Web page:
The gospel alone — God rescuing us from our brokenness — is the answer for the deepest needs of humans and creation as a whole.

Third, Plueddemann adds, “the goal of leadership is to point people to Jesus.” Rather than work independently, we realize we are branches on a vine, and we can do nothing without him (John 15). Rather than draw attention to ourselves, we realize we are nothing without him. Our goal is to co-lead with him, if you will, pointing to him as the solution and primary source of any gifts and ability we have or success we enjoy.

Fourth, leaders have a model for their own leadership style. Jesus is the ideal leader who modeled servant leadership, an “astounding and universally countercultural” concept. Mark 10:45 lays out the standard for our leadership practice:

For even the Son of Man came not to be served but to serve others and to give his life as a ransom for many.

So, a failure to understand what Jesus did for us leads to the misunderstanding that we are something on our own and down the ugly road of pride. This sure isn’t a feel-good post. I feel really small. Thank God that the gospel doesn’t end with how bad we are. It’s worth reading the first paragraph again.

I’m a problem solver. I love to fix people’s problems, and over the last decade, I’ve honed a reputation for creative problem solving. But I discovered that when I’m the only one to solve problems and put out fires, I become a firefighter. It’s all I have time to do. Every problem routes through me… and usually adds another dozen emails to my inbox. The sad part about firefighting is that it’s not leadership. It consumes all your time so you can’t focus on the things that only you can do. As Ken Blanchard and Mark Miller say in The Secret, leaders can’t work on “Heads Up” activities like vision and strategy if they’re spending all their time on “Heads Down” activities like putting out fires.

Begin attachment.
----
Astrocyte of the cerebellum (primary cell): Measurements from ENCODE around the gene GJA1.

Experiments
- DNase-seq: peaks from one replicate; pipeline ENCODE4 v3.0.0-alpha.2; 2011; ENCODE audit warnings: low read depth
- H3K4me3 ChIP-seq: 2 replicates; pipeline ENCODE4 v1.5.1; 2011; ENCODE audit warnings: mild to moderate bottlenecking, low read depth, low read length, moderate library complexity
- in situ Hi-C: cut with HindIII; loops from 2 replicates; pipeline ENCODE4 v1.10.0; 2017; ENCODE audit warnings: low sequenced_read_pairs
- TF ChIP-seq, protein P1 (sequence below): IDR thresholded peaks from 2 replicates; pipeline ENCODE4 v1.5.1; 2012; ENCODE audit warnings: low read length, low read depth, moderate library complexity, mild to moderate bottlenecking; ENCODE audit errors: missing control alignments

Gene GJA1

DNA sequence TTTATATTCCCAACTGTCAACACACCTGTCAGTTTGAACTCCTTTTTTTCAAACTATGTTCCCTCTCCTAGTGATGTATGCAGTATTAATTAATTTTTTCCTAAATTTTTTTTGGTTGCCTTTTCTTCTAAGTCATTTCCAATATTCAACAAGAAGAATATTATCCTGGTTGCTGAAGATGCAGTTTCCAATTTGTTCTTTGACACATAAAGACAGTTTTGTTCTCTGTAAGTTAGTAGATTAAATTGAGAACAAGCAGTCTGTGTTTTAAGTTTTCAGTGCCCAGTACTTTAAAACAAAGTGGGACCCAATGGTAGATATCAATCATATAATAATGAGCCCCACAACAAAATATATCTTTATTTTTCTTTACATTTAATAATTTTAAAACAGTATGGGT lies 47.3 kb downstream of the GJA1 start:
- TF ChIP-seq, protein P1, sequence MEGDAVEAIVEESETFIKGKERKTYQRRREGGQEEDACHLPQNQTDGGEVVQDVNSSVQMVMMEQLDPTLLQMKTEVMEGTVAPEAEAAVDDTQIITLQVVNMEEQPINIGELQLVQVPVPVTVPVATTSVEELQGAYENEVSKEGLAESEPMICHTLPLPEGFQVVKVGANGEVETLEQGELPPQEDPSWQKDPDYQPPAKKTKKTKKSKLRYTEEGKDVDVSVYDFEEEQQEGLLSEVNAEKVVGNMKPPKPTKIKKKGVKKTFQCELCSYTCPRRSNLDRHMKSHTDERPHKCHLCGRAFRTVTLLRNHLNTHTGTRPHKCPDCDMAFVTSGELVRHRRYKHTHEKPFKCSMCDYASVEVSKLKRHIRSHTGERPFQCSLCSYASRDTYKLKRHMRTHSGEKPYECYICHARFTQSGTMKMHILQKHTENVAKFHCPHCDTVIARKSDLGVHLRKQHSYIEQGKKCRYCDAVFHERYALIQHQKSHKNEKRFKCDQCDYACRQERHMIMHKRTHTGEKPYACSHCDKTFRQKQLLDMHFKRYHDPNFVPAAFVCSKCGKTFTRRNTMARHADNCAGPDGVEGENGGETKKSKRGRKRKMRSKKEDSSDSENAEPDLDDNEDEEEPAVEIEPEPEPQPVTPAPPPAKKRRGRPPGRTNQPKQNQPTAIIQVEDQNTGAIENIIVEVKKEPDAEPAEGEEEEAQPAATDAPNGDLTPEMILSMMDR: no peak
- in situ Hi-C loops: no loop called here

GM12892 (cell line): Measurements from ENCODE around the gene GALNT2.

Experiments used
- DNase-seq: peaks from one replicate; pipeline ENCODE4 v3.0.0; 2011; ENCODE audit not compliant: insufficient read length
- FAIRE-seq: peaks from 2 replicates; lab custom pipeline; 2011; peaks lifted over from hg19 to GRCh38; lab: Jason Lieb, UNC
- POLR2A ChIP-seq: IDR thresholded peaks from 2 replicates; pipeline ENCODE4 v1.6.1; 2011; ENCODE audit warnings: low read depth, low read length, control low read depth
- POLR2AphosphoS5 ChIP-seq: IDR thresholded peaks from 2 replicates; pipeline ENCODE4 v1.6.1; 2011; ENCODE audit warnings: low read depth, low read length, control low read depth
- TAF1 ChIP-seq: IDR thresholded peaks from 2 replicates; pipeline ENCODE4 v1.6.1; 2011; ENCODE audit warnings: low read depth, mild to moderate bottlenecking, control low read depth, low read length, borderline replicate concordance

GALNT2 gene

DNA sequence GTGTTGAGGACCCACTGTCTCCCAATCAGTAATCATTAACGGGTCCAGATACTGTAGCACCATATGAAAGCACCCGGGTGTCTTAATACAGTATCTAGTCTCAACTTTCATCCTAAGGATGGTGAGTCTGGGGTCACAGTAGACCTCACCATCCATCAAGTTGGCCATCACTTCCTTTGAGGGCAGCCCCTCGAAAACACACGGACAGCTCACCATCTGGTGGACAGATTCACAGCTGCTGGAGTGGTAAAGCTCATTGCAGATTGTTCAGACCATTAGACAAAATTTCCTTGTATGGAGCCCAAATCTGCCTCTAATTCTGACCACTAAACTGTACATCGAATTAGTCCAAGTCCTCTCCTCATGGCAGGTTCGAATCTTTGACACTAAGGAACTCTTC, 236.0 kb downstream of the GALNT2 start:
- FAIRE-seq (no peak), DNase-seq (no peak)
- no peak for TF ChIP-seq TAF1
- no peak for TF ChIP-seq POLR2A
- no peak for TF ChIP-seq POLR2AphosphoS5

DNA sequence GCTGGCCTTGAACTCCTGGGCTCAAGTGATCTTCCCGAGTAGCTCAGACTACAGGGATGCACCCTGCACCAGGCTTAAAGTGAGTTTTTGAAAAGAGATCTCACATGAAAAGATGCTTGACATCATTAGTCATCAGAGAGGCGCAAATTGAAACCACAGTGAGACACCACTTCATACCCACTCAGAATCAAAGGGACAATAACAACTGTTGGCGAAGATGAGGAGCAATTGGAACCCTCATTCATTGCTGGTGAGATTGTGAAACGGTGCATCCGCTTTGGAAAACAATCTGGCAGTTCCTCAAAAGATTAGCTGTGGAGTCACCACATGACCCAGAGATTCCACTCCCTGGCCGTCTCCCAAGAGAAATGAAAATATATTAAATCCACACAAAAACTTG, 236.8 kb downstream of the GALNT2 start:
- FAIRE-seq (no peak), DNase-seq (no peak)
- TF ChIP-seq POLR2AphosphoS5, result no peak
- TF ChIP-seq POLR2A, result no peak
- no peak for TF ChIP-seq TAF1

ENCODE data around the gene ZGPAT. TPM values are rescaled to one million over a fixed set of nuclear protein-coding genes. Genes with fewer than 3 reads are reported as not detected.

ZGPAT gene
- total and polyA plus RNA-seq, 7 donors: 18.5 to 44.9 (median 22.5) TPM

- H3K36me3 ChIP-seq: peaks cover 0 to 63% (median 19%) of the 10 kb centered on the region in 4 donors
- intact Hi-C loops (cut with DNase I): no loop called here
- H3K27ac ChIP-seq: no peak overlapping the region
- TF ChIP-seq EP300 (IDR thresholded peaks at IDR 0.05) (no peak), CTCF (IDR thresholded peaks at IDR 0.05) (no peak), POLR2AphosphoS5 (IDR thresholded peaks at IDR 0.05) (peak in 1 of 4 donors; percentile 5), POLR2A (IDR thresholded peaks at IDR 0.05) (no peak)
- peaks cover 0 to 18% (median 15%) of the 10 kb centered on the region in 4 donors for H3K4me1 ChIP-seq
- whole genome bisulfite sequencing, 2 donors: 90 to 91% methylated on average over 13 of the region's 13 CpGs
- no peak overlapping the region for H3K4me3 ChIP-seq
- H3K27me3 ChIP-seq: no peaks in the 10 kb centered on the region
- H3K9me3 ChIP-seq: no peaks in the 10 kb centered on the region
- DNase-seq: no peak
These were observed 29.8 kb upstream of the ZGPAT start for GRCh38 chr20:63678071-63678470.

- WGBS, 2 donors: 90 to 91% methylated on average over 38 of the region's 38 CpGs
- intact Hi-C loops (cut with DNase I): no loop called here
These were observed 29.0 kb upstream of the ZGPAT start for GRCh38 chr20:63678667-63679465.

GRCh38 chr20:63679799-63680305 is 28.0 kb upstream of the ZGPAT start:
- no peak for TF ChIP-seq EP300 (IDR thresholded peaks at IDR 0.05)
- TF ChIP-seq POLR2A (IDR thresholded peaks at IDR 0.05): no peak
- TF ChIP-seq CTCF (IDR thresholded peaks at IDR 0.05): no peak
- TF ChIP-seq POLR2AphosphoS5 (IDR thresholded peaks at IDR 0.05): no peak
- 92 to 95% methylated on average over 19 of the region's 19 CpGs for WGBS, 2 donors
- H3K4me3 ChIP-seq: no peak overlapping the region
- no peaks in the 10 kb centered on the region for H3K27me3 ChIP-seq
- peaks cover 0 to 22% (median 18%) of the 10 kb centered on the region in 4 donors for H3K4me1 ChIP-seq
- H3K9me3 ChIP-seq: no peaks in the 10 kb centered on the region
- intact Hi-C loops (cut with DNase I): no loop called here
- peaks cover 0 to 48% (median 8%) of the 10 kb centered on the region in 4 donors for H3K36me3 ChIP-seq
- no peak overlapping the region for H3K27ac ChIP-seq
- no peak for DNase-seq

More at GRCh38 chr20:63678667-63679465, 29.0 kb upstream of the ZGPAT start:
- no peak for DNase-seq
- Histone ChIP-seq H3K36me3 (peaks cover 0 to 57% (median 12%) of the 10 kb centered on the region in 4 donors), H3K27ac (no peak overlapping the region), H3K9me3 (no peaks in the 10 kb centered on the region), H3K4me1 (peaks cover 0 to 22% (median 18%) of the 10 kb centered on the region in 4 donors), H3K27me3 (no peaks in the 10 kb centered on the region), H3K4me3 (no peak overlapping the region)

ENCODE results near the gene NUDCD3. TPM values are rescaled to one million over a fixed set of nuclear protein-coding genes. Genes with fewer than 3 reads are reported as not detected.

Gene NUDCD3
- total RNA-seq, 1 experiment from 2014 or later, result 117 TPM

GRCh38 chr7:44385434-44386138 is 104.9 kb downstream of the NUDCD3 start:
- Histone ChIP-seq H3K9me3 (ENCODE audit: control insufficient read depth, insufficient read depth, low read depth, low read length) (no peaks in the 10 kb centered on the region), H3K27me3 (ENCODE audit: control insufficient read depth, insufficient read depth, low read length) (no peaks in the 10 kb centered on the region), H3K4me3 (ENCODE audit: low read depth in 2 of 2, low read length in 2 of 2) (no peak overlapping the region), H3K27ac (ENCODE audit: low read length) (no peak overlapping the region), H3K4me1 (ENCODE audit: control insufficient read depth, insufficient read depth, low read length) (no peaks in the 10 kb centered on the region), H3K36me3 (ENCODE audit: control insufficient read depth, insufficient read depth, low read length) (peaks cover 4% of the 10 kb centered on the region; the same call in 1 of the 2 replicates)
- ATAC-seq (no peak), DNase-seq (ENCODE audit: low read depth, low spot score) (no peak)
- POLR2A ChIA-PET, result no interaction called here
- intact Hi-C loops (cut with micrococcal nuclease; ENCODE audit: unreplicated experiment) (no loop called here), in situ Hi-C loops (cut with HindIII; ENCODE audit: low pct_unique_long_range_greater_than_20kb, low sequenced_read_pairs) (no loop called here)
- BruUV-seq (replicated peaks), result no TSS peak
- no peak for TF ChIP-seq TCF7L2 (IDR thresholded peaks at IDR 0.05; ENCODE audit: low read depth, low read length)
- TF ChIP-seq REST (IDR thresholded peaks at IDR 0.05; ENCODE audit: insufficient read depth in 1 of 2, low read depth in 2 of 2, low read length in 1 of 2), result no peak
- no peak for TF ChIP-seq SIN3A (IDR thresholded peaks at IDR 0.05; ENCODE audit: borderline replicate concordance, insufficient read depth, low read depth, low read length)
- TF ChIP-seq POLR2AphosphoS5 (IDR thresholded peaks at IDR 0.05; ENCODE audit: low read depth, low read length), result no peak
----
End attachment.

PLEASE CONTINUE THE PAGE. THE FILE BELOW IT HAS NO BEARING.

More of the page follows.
So I’ve learned to turn it around. If my staff present a problem to me, the best way to respond is with a question: “what do you think we should do?” Put the onus on them, and draw them into the solution process. There’s a good chance they have some ideas. If they don’t, they will next time they bring a problem to me. I now keep a sign on my desk that says, “Equip problem solvers.” I’d rather do that than be the Chief Problem Solver.

Michelle Braden, president of MSBCoach, did a webinar in January where she listed another list of qualities to identify and develop in future leaders. I just rediscovered my notes from that presentation, and I think her submissions are good additions to our list of seeds:

  • Interpersonal skills – Do they show self-awareness, show good emotional intelligence and use their strengths?
  • Ability to deal with complex problems – and do they show flexibility in how they deal with them?
  • Ability to develop and inspire others – Are they others-focused? Do they value collaboration?
  • Hunger to learn – Are they curious, questioning and aspiring for more? Are they open to people speaking into their life?
  • Visionary – Do they show an interest in the big picture, demonstrate early-stage strategic thinking?
  • Introspective – Do they think before they act? Do they talk about the importance of an integrated life? Are they results-oriented… for the right reasons? What are their motivations?
  • Courage – Do they have the bility to take a stand? Are they willing to take a risk and stand by it?
  • Ability to recover – Can they take the heat and handle pushback? Do they understand the process to recover from failure?
  • Influence – Do they lead out of relationship, without needing a title?

Mmmm. Good stuff here. Again, I’ll save my comments for later posts, but let me add one more from personal observation:

  • A new interest in taking themselves seriously

How about you? What early seeds of leadership have you observed? We’re getting a pretty comprehensive list here.